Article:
Sep 13, 2018
On this episode, Karen and Cadie talk about how to take your hobby to the next level and making it into a sustainable and profitable business. Etsy, Ebay, Amazon and other online selling distribution channels have made it easier than ever to find a market for your passion products and services. Even though technology has made this opportunity easier, you still need to understand and practice basic business, legal, logistics, and marketing principles to create a successful side business, much less a full career change. Is your hobby something that you can turn into a profit center? What should you consider before you launch a side business? When should you consider leaving your day job and putting all your energy and time into your new business? Excitement hides the motivation and pain it takes to start a new business, especially one you start and genuinely love doing. Karen and Cadie advise you on the boring and dreaded business details that sucks the fun out of your new and exciting business startup, how to avoid the typical pitfalls of new business, and how to maintain that motivation to turn your passion into your new career.
Wine of the episode:
Pacific Rim Reisling
Learn more about Karen Simmons & Cadie Gaut
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About Cheers To Business
Cheers To Business is a seriously casual business and entrepreneur podcast that discusses starting, running, refining and growing your company, or excelling at your current job with two or your soon-to-be friends - over a glass of wine. Please subscribe, review and rate Cheers To Business on iTunes, SoundCloud & Overcast. You can contact and stay connected with us by LIKING our Cheers To Business Facebook page. Thanks for listening and as always, CHEERS to you!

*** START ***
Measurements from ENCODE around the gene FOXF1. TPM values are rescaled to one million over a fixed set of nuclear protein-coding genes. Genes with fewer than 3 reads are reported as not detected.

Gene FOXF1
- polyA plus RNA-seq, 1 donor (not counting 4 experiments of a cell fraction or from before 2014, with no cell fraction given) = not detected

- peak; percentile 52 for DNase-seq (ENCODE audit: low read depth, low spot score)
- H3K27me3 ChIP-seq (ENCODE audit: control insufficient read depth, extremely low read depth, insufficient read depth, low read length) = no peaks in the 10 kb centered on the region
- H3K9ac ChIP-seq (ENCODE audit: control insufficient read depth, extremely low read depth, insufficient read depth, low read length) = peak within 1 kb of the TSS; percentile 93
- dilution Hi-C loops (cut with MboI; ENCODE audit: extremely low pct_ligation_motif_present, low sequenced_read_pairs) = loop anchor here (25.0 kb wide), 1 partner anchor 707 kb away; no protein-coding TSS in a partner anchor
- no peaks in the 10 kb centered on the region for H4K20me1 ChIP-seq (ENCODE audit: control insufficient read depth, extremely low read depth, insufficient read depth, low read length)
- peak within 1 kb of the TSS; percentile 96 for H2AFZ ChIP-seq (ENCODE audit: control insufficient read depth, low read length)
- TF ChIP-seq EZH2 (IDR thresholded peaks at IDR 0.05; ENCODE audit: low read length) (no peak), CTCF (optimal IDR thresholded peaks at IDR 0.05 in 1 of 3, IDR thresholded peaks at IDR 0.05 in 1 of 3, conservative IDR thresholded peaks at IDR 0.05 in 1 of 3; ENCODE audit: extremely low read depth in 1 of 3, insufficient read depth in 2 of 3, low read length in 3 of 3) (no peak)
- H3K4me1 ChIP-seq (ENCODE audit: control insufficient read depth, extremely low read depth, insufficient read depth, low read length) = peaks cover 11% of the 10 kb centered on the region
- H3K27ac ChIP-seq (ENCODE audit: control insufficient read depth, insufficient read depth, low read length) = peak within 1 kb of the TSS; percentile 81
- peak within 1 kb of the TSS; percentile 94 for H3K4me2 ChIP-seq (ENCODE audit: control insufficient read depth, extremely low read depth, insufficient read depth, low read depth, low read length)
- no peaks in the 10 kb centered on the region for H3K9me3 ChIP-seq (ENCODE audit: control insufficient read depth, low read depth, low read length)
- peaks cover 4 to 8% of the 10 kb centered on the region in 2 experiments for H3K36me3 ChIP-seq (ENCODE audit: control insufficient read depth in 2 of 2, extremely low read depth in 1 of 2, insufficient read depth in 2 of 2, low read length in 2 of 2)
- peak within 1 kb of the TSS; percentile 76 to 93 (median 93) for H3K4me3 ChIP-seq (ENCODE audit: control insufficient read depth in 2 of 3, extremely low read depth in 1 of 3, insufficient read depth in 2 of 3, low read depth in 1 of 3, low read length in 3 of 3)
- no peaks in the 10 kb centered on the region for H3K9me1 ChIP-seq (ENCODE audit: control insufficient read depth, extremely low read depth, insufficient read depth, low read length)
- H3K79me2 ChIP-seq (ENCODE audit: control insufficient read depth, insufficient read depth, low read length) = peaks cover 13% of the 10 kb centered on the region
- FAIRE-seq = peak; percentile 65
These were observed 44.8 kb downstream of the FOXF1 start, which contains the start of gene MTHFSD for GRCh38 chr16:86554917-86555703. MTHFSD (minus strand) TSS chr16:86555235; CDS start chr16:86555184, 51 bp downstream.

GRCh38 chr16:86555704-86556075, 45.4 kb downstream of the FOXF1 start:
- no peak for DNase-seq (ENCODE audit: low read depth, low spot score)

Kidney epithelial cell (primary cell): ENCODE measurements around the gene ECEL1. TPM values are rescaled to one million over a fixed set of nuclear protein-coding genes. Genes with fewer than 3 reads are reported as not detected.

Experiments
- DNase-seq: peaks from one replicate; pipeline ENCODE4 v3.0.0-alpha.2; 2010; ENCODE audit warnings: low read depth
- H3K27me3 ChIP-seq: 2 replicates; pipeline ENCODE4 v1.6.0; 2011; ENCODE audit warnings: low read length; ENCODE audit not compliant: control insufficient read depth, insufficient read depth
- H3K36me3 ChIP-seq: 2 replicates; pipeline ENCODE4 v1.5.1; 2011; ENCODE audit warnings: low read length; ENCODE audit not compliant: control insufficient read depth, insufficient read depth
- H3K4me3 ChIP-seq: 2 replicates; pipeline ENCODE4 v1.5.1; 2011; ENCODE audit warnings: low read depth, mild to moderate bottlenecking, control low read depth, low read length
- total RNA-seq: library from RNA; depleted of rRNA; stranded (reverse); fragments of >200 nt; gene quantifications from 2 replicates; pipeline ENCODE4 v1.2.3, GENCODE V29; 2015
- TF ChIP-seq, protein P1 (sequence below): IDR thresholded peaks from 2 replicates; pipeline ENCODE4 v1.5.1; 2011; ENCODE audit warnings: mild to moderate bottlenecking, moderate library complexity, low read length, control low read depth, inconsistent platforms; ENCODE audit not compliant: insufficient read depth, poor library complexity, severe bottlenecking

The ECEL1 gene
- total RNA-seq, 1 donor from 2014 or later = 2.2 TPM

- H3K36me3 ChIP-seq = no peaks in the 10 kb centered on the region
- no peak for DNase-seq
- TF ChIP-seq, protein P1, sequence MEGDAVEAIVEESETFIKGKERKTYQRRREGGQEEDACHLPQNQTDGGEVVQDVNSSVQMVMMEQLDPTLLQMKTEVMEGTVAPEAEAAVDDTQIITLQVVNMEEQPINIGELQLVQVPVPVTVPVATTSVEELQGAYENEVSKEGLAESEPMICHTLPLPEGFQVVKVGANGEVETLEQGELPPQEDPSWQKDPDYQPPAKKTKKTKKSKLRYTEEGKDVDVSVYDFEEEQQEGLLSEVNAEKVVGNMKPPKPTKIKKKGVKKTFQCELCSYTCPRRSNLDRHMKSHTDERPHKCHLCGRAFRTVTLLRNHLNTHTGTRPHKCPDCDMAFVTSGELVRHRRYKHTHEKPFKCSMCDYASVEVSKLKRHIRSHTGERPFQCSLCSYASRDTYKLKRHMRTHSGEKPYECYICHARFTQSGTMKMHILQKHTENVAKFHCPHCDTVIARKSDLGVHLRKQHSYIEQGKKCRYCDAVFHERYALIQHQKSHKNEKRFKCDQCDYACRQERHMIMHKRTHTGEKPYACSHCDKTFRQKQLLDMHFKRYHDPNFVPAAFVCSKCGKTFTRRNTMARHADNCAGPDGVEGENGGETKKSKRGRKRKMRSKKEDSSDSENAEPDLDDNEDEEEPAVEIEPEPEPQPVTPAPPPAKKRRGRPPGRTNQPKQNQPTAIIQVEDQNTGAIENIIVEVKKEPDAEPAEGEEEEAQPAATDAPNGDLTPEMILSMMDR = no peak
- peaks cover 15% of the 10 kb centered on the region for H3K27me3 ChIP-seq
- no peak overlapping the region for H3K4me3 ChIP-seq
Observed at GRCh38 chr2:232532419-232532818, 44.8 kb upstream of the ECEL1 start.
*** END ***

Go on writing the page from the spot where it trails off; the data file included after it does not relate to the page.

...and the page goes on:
Full Show Transcription:
Karen: Hey everybody. Today we'll be talking about the motivation it takes to turn that hobby of yours into a profitable business.
Cadie: What are we drinking today?
Karen: We are drinking Pacific Rim sweet Riesling wine. It is yummy, yummy, yummy. I think, I'm pretty sure because about most of my wine there, is at the Domke Market.
Cadie: I love going there.
Karen: Oh, Brooke and her crew are so great, because I always forget what kind I like.
Cadie: Well, I don't really...I haven't drank that much. So they help me kind of figure out what I like. I kind of...you know, fruity, and they help me find a wine that...
Karen: Yeah, I'm not a real big...I don't know how to pair things, you know.
Cadie: No pun intended.
Karen: No pun intended. Well, today, you know, like I mentioned, we are talking about where do you get the motivation? You have hobbies. Etsy has opened up the world to people. I mean, anything that you do in the privacy of your home and love to do, you can now make a profit at it.
Cadie: Absolutely. I think it kind of takes some work and you can do local festivals. And I mean, even online shops, not even going through Etsy, but taking it to that next level.
Karen: I have a client that actually has done that. And I bought some of her stuff, it's so cute. But it started out she was a teacher, and she started making these cool plaques. And they have home on it, it's Fishtail, I'll throw it out there too, she's fantastic. Fishtail is the name of her company. But she does the festivals and different things and sales on Etsy. And she's taking these pieces of wood, and all of a sudden she's not teaching anymore, and now her husband has quit his day job.
Cadie: Wow, that's a big jump.
Karen: Yeah, it was kind of hard for them in that they kind of fell into it and it grew, which happens a lot of times. We had to kind of backtrack to get hold of the business part of it. And that's, you know, where you and I come in with people sometimes they've already, you know, gone a ways and they need to take a step back just to get their accounting and get their paperwork right.
Cadie: Yeah, and that's not the fun stuff. I mean, when you're first getting started, you're so excited, you're so motivated to get, you know, this new project started and to really launch it. But I think before you need to do that, you kind of need to take the time and get your ducks in a row.
Karen: You know, you said that today, we were talking about businesses and different things. And you said, "Excitement hides the effort it takes." That was brilliant.